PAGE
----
Information Collection Teams (ICT) are used to gather data and make observations on a variety of issues that are identified through the Wildland Fire Lessons Learned Center. More on ICT Protocols Recent Information Collection Team reports are posted below:
GA 2007 Wildfires and HRO Implementation Initial Impressions Report
(724KB pdf posted 11/5/2009)
Today across the wildland fire arena we are discovering the benefits of “High Reliability Organizing”—HRO. We are learning to use this “HRO mindset” as an effective wildland firefighting “tool”. A tool specifically designed to help keep operational errors small. Wildland fire managers and firefighters are also seeing how the five HRO principles can sharpen their decision-making skills—especially during wildland fire’s high-tempo times. They are learning how HRO can help improve their overall skills to better anticipate and contain unexpected events within the wildland fire workplace. This Information Collection Team report explores the lessons learned and effective practices surrounding HRO implementation by the Georgia Forestry Commission and its interagency partners.
The 2008 northern California lightning siege was a “surprise” due to this event's size and duration. However, we need look no further than the historical fire regime in northern California to realize that last summer's lightning event could happen again--even within a few years. This region is known for its high frequency of fire, both on CalFire and National Forest administered lands. CalFire statistics from 1933 to 2006 reveal that the five-year average for fire frequency is 5,685 fires a year.
Prescribed Fire Escapes and Near Miss Lessons Learned
(610KB pdf posted 10/31/2008)
"On many of the prescribed fire escapes examined during this Information Collection Team effort, frequent problems stemmed from a lack of adequate communication and coordination between members of the burn team—in both the planning and implementation phases. One person might write the burn plan, the agency administrator approves the plan, the plan is peer-reviewed by someone in a separate location, and, finally, a burn boss arrives the day of the burn—along with some or all of the other resources—to implement the plan." This is a Lessons Learned Center Information Collection Team analysis; with a series of key findings and sand table "prompts" using the principles of High Reliability Organizing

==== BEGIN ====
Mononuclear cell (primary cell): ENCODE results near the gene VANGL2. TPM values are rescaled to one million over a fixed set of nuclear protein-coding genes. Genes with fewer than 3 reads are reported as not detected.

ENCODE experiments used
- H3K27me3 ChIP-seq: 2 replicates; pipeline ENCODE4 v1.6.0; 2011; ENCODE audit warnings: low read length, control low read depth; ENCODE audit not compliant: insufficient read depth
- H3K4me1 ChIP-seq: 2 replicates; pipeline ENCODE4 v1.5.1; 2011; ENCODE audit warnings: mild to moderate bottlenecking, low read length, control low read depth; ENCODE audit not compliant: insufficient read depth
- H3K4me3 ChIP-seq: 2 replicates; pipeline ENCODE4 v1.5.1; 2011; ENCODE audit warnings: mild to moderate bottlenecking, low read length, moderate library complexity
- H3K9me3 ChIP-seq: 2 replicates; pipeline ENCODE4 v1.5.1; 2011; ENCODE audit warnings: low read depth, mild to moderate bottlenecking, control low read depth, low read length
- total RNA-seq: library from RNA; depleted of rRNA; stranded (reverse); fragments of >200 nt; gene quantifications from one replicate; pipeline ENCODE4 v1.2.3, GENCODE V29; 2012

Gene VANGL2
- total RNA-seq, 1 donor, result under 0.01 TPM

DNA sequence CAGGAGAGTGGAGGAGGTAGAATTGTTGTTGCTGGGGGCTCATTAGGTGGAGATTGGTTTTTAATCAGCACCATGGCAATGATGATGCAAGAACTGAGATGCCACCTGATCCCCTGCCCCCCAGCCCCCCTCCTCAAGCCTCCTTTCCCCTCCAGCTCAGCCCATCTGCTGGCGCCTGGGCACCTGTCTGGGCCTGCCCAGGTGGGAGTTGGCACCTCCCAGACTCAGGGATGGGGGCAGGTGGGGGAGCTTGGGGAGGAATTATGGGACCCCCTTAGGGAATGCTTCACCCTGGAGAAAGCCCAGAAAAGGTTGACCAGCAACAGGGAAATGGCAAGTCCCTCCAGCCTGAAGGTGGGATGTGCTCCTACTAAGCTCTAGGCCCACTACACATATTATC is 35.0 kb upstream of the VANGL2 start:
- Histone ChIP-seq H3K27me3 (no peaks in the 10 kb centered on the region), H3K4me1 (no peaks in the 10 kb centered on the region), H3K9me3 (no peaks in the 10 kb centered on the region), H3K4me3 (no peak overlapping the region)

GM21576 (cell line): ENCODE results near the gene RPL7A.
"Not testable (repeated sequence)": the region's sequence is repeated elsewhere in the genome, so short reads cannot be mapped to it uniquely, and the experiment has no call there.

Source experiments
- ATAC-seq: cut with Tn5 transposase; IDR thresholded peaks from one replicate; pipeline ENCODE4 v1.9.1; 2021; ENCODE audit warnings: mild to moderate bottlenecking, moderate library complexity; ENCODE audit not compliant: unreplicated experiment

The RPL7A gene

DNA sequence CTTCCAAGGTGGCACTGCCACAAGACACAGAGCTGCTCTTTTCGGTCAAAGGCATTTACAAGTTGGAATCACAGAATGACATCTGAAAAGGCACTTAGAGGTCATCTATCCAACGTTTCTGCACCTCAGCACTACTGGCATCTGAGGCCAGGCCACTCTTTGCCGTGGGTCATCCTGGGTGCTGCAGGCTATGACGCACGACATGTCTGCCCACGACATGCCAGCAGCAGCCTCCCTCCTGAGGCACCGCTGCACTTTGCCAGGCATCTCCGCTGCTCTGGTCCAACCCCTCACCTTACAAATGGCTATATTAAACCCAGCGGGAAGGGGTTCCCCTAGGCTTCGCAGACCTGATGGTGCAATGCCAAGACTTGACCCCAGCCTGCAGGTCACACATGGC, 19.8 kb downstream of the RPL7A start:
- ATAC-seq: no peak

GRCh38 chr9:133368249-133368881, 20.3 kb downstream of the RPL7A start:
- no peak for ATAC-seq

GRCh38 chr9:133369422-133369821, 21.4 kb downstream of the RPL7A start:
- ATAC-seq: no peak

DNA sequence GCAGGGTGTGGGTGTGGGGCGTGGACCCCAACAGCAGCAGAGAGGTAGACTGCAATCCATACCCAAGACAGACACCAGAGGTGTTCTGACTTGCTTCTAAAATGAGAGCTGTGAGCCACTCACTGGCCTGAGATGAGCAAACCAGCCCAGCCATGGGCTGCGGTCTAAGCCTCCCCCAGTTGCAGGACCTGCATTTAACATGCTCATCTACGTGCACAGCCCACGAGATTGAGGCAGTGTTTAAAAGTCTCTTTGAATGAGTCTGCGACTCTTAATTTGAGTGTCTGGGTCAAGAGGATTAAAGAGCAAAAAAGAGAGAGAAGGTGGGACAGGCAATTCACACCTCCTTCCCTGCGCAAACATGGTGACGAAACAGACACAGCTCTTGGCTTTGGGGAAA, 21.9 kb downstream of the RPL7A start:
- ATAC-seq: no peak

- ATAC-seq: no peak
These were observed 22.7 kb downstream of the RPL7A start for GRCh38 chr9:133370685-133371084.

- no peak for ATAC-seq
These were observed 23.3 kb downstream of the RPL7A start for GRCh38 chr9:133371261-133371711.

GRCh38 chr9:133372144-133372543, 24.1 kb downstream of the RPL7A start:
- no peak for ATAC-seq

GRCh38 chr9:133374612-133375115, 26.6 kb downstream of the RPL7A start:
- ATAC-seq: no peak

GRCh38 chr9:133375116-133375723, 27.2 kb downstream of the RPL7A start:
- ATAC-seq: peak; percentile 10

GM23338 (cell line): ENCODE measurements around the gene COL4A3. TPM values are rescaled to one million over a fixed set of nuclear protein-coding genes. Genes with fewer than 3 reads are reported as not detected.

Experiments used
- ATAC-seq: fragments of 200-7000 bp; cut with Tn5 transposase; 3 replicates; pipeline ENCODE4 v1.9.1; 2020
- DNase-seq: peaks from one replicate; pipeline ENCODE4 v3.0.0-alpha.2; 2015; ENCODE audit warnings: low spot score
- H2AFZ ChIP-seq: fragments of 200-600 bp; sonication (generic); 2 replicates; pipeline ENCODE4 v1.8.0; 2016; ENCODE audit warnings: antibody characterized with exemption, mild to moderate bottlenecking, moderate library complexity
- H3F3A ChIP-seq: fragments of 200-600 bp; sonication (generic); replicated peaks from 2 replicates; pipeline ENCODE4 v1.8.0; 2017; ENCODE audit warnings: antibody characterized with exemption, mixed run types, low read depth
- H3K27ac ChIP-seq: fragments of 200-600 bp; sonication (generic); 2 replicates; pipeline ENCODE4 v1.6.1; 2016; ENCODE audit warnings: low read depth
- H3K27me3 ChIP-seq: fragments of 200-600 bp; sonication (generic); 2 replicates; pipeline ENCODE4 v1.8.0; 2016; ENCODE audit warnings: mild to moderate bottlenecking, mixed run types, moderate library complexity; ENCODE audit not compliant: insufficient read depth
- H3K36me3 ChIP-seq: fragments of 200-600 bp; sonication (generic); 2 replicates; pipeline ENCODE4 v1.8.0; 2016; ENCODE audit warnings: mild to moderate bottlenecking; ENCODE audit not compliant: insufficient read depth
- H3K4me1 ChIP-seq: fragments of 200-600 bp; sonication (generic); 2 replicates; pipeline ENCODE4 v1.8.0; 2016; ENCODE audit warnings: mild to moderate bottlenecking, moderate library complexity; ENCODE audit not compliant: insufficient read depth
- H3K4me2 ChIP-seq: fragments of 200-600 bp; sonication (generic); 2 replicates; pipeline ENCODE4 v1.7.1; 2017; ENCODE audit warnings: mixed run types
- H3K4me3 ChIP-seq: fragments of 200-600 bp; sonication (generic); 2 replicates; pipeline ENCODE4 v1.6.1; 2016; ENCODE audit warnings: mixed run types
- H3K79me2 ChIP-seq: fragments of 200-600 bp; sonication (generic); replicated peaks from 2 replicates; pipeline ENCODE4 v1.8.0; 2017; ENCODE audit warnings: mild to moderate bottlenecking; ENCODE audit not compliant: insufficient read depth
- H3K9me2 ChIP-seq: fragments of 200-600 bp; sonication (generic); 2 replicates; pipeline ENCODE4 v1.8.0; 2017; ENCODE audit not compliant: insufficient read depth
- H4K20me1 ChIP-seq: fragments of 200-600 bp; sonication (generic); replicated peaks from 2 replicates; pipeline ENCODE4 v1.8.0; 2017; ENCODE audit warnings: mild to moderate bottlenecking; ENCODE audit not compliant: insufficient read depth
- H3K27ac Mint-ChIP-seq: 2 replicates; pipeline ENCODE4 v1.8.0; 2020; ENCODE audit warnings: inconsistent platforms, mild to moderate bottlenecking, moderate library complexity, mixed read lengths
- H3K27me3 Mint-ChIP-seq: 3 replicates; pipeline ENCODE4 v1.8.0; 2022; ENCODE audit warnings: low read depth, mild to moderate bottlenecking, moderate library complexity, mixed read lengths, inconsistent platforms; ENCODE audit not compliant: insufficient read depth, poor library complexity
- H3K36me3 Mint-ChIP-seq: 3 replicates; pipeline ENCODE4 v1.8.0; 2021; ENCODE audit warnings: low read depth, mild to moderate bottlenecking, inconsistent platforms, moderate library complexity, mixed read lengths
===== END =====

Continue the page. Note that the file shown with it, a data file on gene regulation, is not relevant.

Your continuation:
(486KB pdf posted 5/16/2008)
This initial impressions report describes and documents lessons learned and effective practices pertaining to the success of Type 3 Incident Management Organizations (IMO). This report also documents training and development challenges, as well as unresolved issues of concern that existed at the time it was written. It has become apparent that the wildland fire community will experience a growing need for, and use of, Type 3 IMOs in the coming years. Accordingly, the purpose was to learn from the experience of existing and successful IMOs, so that others starting out may benefit from their experience.
Southern California 2007 Fires Information Collection Team Initial Impressions Report
(1MB pdf posted 2/14/2008)